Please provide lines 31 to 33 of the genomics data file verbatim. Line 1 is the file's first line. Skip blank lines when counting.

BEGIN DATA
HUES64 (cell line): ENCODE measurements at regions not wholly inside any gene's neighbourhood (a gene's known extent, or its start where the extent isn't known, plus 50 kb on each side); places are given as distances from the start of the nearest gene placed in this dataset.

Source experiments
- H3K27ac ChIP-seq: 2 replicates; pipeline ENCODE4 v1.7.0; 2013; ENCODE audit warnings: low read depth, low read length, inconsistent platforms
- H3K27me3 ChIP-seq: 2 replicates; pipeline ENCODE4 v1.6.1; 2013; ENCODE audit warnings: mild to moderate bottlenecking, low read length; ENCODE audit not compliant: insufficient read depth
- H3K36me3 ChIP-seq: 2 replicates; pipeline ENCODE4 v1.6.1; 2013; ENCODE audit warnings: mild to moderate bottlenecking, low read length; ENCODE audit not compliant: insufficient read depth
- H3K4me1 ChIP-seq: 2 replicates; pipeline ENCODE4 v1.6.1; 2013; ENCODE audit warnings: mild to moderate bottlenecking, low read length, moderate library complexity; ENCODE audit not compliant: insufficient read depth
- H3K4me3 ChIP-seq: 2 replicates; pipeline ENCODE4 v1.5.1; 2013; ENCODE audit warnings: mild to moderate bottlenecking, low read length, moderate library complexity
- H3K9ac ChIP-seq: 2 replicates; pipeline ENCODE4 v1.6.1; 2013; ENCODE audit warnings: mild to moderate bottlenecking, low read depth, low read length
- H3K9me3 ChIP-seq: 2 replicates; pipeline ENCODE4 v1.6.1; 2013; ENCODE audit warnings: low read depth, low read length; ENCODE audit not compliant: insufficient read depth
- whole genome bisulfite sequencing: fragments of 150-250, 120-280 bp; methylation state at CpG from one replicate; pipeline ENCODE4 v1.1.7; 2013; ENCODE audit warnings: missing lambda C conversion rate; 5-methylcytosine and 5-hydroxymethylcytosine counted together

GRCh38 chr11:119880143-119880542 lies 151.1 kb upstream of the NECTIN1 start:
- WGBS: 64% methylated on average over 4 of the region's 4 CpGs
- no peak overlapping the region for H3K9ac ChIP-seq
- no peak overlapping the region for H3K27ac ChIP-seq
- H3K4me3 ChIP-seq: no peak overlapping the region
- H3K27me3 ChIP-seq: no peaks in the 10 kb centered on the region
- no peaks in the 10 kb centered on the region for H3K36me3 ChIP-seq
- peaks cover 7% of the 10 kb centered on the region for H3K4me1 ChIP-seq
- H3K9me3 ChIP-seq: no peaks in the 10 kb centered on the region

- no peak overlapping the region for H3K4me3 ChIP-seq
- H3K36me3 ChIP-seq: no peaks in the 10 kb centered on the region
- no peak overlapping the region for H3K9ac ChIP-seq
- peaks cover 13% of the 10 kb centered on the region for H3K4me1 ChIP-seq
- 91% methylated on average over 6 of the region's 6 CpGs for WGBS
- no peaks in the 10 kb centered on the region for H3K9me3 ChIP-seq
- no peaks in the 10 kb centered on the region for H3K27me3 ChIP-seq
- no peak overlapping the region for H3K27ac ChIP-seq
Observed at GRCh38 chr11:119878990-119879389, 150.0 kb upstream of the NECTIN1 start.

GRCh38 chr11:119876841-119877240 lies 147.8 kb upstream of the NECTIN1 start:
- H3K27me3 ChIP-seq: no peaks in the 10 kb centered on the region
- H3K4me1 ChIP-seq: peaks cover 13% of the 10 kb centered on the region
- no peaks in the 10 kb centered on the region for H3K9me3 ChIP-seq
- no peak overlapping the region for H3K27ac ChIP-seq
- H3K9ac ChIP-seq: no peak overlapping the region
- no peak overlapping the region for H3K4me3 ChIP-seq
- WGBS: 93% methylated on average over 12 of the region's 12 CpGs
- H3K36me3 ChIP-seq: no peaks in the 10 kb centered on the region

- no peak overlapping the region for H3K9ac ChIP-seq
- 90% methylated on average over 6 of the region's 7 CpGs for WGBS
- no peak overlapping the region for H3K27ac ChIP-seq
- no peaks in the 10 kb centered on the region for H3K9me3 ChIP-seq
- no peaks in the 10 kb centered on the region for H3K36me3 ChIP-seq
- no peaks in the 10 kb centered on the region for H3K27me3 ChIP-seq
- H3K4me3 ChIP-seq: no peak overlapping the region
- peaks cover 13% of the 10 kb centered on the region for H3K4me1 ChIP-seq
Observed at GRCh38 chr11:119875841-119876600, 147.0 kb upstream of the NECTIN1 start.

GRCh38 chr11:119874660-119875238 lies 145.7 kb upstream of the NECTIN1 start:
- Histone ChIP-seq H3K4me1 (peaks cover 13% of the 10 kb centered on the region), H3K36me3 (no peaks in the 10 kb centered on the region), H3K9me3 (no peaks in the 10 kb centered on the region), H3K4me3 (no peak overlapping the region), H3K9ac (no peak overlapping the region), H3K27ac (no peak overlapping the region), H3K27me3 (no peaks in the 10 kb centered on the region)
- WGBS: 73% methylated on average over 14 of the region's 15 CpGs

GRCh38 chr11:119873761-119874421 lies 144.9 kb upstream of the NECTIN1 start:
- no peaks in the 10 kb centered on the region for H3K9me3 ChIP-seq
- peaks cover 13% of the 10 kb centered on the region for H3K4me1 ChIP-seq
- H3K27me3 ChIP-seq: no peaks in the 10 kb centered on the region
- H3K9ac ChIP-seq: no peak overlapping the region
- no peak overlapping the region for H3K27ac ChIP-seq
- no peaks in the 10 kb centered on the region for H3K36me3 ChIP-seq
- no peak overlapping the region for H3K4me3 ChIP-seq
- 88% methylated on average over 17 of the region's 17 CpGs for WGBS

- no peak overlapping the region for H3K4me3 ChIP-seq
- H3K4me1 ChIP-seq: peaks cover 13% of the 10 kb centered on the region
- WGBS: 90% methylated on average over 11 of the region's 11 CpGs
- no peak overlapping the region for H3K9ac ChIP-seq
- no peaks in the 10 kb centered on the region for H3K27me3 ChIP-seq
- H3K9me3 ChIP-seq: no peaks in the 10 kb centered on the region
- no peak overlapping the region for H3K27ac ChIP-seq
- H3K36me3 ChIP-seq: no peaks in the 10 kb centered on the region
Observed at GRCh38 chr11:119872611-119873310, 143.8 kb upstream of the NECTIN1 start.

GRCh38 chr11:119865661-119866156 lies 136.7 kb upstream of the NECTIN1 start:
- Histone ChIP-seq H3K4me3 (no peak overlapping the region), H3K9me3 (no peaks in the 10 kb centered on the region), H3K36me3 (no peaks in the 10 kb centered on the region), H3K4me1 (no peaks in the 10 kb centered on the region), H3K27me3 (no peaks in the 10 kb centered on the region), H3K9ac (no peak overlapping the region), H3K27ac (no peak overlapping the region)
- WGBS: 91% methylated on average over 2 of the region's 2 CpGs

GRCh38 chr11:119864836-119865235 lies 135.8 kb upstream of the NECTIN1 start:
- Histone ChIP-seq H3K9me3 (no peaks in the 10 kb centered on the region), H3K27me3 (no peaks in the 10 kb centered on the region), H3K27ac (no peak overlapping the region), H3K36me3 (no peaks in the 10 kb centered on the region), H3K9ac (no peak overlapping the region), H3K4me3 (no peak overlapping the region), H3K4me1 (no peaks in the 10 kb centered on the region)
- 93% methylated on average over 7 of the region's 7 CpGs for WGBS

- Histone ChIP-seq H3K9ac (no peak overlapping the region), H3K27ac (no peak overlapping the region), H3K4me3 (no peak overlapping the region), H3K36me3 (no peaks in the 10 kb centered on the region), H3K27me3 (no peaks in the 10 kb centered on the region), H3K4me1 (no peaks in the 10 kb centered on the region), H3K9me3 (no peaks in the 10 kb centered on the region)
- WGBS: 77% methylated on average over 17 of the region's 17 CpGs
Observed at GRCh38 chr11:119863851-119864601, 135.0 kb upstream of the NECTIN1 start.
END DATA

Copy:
- H3K4me1 ChIP-seq: peaks cover 13% of the 10 kb centered on the region
- no peaks in the 10 kb centered on the region for H3K9me3 ChIP-seq
- no peak overlapping the region for H3K27ac ChIP-seq